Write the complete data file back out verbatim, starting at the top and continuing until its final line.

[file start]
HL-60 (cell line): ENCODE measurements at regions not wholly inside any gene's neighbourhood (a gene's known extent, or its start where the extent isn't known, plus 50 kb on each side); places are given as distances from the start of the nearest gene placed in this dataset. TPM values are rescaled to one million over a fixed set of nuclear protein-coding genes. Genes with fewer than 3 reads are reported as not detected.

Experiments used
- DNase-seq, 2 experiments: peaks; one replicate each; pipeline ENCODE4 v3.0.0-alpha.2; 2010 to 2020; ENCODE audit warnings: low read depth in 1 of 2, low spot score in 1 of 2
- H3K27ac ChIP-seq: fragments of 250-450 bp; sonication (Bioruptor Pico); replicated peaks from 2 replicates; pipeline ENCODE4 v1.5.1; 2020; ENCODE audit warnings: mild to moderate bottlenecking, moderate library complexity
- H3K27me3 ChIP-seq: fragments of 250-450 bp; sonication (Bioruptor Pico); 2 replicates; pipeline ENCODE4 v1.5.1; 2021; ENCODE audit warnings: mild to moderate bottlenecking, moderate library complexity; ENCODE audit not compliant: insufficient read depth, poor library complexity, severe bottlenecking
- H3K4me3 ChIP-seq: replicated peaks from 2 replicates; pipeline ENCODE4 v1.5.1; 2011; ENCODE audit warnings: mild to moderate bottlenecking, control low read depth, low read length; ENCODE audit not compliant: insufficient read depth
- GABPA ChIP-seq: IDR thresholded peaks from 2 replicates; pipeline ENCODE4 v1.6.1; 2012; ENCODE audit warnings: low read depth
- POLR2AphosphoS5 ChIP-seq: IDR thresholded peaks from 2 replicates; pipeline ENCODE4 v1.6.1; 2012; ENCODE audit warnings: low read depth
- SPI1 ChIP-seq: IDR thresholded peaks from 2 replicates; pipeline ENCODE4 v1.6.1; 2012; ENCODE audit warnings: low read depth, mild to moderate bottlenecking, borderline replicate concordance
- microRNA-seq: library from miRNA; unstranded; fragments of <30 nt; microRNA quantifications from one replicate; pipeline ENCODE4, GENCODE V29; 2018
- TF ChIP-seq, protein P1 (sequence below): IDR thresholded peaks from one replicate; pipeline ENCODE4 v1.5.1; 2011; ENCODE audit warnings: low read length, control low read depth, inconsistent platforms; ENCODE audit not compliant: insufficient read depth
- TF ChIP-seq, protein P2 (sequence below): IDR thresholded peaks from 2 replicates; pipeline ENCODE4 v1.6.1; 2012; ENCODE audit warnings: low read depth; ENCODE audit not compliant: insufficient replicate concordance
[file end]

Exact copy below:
HL-60 (cell line): ENCODE measurements at regions not wholly inside any gene's neighbourhood (a gene's known extent, or its start where the extent isn't known, plus 50 kb on each side); places are given as distances from the start of the nearest gene placed in this dataset. TPM values are rescaled to one million over a fixed set of nuclear protein-coding genes. Genes with fewer than 3 reads are reported as not detected.

Experiments used
- DNase-seq, 2 experiments: peaks; one replicate each; pipeline ENCODE4 v3.0.0-alpha.2; 2010 to 2020; ENCODE audit warnings: low read depth in 1 of 2, low spot score in 1 of 2
- H3K27ac ChIP-seq: fragments of 250-450 bp; sonication (Bioruptor Pico); replicated peaks from 2 replicates; pipeline ENCODE4 v1.5.1; 2020; ENCODE audit warnings: mild to moderate bottlenecking, moderate library complexity
- H3K27me3 ChIP-seq: fragments of 250-450 bp; sonication (Bioruptor Pico); 2 replicates; pipeline ENCODE4 v1.5.1; 2021; ENCODE audit warnings: mild to moderate bottlenecking, moderate library complexity; ENCODE audit not compliant: insufficient read depth, poor library complexity, severe bottlenecking
- H3K4me3 ChIP-seq: replicated peaks from 2 replicates; pipeline ENCODE4 v1.5.1; 2011; ENCODE audit warnings: mild to moderate bottlenecking, control low read depth, low read length; ENCODE audit not compliant: insufficient read depth
- GABPA ChIP-seq: IDR thresholded peaks from 2 replicates; pipeline ENCODE4 v1.6.1; 2012; ENCODE audit warnings: low read depth
- POLR2AphosphoS5 ChIP-seq: IDR thresholded peaks from 2 replicates; pipeline ENCODE4 v1.6.1; 2012; ENCODE audit warnings: low read depth
- SPI1 ChIP-seq: IDR thresholded peaks from 2 replicates; pipeline ENCODE4 v1.6.1; 2012; ENCODE audit warnings: low read depth, mild to moderate bottlenecking, borderline replicate concordance
- microRNA-seq: library from miRNA; unstranded; fragments of <30 nt; microRNA quantifications from one replicate; pipeline ENCODE4, GENCODE V29; 2018
- TF ChIP-seq, protein P1 (sequence below): IDR thresholded peaks from one replicate; pipeline ENCODE4 v1.5.1; 2011; ENCODE audit warnings: low read length, control low read depth, inconsistent platforms; ENCODE audit not compliant: insufficient read depth
- TF ChIP-seq, protein P2 (sequence below): IDR thresholded peaks from 2 replicates; pipeline ENCODE4 v1.6.1; 2012; ENCODE audit warnings: low read depth; ENCODE audit not compliant: insufficient replicate concordance